Trendy pickleball has ageless appeal.
By Stephanie Nakhleh I Photo by Andrea Vasquez
Santa Fe New Mexican
INSIDE THIS ISSUE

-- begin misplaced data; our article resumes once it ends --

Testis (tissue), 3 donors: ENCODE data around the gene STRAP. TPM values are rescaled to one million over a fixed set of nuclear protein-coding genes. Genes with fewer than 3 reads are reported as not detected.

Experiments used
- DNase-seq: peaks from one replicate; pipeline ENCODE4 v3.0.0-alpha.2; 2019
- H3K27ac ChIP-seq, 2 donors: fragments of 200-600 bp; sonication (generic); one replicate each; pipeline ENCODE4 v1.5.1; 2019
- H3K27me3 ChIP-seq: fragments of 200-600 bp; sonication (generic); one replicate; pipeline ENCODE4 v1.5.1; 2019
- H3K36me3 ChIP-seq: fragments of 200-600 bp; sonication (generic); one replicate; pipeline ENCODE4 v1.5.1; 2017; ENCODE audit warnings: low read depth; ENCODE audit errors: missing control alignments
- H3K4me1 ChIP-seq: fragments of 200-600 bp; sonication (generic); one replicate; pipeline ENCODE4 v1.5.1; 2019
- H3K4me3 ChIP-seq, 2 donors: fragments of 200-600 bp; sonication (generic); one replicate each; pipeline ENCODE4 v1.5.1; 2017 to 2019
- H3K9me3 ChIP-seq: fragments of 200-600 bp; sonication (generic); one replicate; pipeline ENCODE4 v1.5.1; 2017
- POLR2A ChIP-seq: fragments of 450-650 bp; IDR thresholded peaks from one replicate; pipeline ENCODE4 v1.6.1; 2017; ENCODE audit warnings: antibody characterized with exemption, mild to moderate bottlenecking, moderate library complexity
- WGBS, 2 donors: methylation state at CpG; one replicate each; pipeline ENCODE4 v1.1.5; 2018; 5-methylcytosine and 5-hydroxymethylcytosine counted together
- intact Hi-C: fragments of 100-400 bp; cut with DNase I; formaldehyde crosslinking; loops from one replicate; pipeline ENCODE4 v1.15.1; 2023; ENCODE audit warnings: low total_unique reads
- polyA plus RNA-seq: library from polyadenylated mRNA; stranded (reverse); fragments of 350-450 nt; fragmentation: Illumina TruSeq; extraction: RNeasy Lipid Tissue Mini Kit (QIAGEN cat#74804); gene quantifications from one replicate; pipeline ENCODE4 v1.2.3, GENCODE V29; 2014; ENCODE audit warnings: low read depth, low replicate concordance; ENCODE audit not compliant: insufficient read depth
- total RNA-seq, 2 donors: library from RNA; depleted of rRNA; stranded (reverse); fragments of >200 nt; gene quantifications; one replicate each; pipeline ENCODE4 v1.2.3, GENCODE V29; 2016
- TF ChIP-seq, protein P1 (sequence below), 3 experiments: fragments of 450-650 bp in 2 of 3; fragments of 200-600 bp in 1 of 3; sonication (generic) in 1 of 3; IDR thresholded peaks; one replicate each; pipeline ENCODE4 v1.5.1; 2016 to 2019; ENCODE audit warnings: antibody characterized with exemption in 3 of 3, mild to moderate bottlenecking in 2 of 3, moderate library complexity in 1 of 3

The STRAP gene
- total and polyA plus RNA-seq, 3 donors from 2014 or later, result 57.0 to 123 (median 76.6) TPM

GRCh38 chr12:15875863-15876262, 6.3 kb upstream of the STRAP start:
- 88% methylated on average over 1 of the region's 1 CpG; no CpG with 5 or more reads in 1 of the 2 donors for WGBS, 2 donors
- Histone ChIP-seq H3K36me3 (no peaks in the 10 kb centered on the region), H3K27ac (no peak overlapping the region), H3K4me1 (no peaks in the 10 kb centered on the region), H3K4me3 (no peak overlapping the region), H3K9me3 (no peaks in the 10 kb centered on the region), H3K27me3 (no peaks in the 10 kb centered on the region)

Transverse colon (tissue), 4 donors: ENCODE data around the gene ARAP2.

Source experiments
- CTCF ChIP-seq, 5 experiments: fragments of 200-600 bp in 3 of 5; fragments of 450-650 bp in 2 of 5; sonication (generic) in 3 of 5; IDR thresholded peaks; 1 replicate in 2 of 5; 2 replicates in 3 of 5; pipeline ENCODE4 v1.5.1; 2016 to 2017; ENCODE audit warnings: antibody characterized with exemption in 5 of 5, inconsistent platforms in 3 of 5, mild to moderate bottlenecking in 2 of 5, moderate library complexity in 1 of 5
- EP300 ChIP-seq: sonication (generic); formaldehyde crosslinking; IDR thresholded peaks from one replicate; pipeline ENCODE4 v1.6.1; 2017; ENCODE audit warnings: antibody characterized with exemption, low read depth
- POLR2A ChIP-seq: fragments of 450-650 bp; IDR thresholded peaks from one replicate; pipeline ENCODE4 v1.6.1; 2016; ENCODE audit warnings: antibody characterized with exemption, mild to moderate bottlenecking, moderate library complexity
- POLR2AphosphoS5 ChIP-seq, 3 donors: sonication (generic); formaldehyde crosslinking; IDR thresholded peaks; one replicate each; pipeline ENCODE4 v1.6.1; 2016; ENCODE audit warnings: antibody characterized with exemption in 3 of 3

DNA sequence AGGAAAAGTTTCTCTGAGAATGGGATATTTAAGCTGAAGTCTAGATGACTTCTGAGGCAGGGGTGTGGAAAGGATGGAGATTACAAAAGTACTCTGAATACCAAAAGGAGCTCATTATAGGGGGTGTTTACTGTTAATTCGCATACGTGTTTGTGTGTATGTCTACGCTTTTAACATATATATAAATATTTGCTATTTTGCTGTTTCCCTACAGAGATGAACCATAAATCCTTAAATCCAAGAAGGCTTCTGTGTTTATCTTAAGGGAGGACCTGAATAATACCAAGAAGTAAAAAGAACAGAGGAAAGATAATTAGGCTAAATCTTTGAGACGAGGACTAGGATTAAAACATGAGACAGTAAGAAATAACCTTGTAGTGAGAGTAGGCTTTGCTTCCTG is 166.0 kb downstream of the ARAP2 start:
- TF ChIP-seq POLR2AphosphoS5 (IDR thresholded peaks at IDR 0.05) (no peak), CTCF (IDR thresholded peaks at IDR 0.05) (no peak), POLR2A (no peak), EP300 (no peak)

Hit the court to discover pickleball’s ageless appeal. Pickleball, which used to be an obscure court sport, is the fastest-growing sport in America according to the Sports & Fitness Industry Association. Santa Fe is no exception to this trend. “When we formed the club, we had about 50 people,” says Cindy Lawton, president of the Santa Fe Pickleball Club, “and now we’re up to 700 members. We grew from 200 to 700 just in the last year.” Played with a paddle and a perforated ball, pickleball is a cross between ping-pong, badminton, and tennis. Or, as Los Alamos pickleball coach Dennis Wilhoit puts it, “It’s like playing table tennis [standing] on top of the table.” While many people are just learning about it, pickleball originated in the 1960s. Three fathers in Washington State improvised the game on an old badminton court. Its origin story points to the family dog — Pickles — as the source of the game’s name. It’s popular among all ages, but for people in their 50s and beyond, the sport’s smaller court size and slower pace make it easier on joints, reducing the risk of injury. “If you can stand and take a few steps without falling down, you can play pickleball,” says Lem O’Neal of Los Alamos, an ambassador for USA Pickleball, the governing body for the sport. “The lady that taught me how to play pickleball was 85 years old. I was a racquetball player and I’m like, “This is just not going to be challenging to me.” But she really amazed me — how she could play, how she could keep the ball away from me. She was really good!” Pickleball isn’t just a physical sport; it also offers mental benefits. The game requires concentration, strategic thinking, and quick decision-making. “It’s a very mindful game,” says Santa Fe player Gaby Loy. “The more you play, the more you develop your skills and the more you’re using your brain for strategy. So it becomes more than just physical.” One of the most appealing aspects of pickleball is the social connection it fosters, says Wilhoit, who is 70. “Older people get lonely, because our friends are gone and our kids grew up and moved away. But this is such a social game because you can go to any community where they’re playing and just show up, and you will be included.” “We have a lot of people that are single, maybe widowed, and this keeps them from being lonely at home,” agrees Lawton. “Some people tell us, ‘This has been a literal lifesaver.’ They come out, they meet people and then go out for lunch afterwards, or happy hour.” While players get together informally outside the game, the Santa Fe Pickleball Club also organizes monthly non-pickleball activities, she says. The club offers “newbie clinics” for beginners for free on the third Saturday of the month. Advance sign-up via santafepickleballclub.com is required. Los Alamos has a looser association of players; information is available at losalamospickleball.godaddysites.com. Pickleball has proven to be an extraordinary sport, providing multiple benefits, including promoting physical health, mental stimulation, social connection, and ageless fun. “What it gives you is a community,” Loy says. “Regardless of what level you play, you’re out there — and this is big for the senior community — meeting people, playing in groups, and forming lifelong friendships.” Stephanie Nakhleh is a freelance writer who grew up in New Mexico. Her work has appeared in many local publications.